Chamomile forest.  7.8.16
 This daylily was labeled as "Daring Deception".  It's nice, but it's not true to the name.
Daylily labeled as "Daring Deception".  7.8.16

Monday, July 04, 2016

Persimmon Status Report. 7.4.16

Persimmon Progress.  Saijo.  7.4.16

Persimmon Progress.  Nikita's Gift.  7.4.16
 There are about 7 persimmons developing on Saijo.  With the small number, I did not thin even the few that were close together.  They have a 4-lobe appearance, which surprises me.  I thought they would be ball-shaped.

I thinned some of Nikita's gift, although with only about 20 developing persimmons - after thinning -  I did leave some near the others.  On some branches, there were as many as 6, close together.  I thought that was too much competition for resources, and I want them to be as early, large, and sweet, as the leaves can support.

As for the chocolate persimmon grafts, the first is slowly progressing, still with a brownish - red coloration to the leaves.  The second needed several additional weeks to begin growth, but finally started.  So that means don't be too impatient.
Persimmon Graft.  "Chocolate Persimmon".  7.4.16

Persimmon Progress.  "Chocolate"  7.4.16

Daylilies, Buddleias, and Milkweeds. 7.4.16

Daylily "Fooled Me".  7.4.16

Daylily "Daring Deception" - may be atypical.  7.4.16

Daylily "Chicago Apache".  7.4.16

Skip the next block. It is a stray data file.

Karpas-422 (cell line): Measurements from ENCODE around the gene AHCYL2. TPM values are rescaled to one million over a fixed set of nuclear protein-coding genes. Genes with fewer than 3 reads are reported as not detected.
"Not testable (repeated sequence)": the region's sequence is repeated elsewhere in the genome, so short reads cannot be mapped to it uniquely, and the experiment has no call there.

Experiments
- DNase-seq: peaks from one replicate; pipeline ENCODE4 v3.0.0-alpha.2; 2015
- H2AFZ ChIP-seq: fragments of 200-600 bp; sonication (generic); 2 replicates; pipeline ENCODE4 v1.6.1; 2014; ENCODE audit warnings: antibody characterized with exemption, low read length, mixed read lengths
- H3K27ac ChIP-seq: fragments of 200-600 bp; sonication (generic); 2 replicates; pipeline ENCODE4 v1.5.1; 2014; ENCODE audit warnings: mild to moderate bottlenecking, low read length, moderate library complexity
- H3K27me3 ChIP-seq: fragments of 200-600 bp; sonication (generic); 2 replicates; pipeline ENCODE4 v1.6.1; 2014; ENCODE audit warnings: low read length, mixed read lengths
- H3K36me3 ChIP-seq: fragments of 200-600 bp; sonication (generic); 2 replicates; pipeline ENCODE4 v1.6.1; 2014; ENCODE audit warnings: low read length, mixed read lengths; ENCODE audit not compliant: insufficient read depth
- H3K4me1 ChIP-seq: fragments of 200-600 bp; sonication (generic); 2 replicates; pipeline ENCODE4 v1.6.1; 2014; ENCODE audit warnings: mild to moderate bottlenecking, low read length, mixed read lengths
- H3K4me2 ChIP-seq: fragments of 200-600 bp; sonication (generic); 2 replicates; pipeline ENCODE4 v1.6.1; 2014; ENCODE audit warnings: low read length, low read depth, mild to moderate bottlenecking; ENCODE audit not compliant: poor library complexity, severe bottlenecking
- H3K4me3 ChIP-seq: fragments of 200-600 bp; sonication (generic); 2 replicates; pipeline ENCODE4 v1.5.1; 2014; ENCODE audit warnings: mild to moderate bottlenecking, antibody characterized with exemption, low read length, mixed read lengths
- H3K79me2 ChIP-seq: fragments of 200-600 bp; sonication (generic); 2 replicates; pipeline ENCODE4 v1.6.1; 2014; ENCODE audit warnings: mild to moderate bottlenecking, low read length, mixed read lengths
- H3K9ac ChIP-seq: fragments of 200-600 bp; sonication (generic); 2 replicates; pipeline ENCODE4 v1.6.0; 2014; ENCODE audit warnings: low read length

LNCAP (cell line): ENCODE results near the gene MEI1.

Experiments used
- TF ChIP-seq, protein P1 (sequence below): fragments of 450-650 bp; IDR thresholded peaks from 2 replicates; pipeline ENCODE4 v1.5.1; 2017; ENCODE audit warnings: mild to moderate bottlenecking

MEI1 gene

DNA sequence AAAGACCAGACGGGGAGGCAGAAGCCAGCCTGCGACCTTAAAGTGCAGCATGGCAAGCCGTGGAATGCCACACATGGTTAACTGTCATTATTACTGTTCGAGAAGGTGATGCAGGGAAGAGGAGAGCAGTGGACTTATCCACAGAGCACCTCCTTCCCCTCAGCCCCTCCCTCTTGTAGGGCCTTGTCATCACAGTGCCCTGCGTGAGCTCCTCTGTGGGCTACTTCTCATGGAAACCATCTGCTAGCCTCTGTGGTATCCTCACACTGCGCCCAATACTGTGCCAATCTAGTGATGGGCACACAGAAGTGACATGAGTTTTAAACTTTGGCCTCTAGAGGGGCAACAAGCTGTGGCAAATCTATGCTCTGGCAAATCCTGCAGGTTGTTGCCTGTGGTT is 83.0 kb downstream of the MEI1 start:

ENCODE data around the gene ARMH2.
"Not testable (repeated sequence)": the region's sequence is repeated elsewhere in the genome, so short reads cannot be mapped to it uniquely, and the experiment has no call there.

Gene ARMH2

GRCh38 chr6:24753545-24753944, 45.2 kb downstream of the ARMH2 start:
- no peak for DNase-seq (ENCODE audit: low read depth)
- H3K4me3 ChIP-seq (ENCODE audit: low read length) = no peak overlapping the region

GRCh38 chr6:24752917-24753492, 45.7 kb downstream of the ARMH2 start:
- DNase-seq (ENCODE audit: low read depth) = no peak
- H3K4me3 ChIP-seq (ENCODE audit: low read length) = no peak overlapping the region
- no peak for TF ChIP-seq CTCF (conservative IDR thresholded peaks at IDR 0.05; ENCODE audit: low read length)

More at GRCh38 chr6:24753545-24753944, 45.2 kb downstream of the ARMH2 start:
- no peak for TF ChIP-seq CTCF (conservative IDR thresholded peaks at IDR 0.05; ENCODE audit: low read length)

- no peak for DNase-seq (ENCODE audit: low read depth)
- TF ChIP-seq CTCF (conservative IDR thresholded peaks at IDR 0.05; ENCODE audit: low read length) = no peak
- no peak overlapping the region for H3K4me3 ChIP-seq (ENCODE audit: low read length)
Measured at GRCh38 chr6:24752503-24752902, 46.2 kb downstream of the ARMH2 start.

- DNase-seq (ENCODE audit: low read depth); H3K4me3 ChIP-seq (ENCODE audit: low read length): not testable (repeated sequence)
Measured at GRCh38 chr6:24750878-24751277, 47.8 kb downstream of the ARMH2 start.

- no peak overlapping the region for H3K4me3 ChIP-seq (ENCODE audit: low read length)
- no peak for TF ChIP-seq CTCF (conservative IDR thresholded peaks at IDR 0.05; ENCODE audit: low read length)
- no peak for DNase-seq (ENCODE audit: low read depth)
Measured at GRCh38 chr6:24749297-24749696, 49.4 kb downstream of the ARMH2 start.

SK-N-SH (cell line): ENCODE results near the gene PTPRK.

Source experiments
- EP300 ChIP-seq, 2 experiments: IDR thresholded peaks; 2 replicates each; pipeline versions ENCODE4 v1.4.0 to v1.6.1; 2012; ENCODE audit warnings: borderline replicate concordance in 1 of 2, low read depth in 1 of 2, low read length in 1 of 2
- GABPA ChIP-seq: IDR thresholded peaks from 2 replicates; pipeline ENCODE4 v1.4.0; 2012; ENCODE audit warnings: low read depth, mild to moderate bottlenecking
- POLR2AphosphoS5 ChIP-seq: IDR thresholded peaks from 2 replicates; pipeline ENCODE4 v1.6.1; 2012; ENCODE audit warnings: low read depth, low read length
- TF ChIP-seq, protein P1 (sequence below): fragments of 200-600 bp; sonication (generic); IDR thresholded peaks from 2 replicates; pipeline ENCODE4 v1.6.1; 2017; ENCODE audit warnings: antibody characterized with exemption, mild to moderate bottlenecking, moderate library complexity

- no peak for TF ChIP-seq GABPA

Daylily "Strawberry Candy".  7.4.16
This daylily is very pretty.  I moved it from the Vancouver place a few years ago, divided it, and divided it again.  I don't know the variety name.  It was purchased locally.

Daylily, unknown variety.  7.4.26

Honeybee, Milkweed Asclepias syriaca.  7.4.16
I grew these milkweeds from seeds last year.  They require at least one year to bloom.  Some have not bloomed yet.  They are very fragrant.  Honeybees like them.
Honeybee on milkweed.  7.4.16

Honeybee on milkweed.  7.4.16

Milkweed Asclepias syriaca.  7.4.16

Milkweed Asclepias syriaca.  7.4.16
These Buddleia "Peach Cobbler" are not as compact as marketed.  They are more like a tree than a shrub, about 18 feet tall in their 4th year.  They make a nice windbreak for the orchard.  The "Peaach Cobbler" variety is quite fragrant, as is the "Miss Ruby" Variety.  "Honeycomb" does not seem to have much of a scent.  The Western Swallowtail Butterflies like the fragrant Buddleias, and is about the only place where I see these butterflies.
Swallowtail Butterfly on Buddleia hybrid 'Peach Cobbler".  7.4.16
Buddleia hybrid "Honeycomb"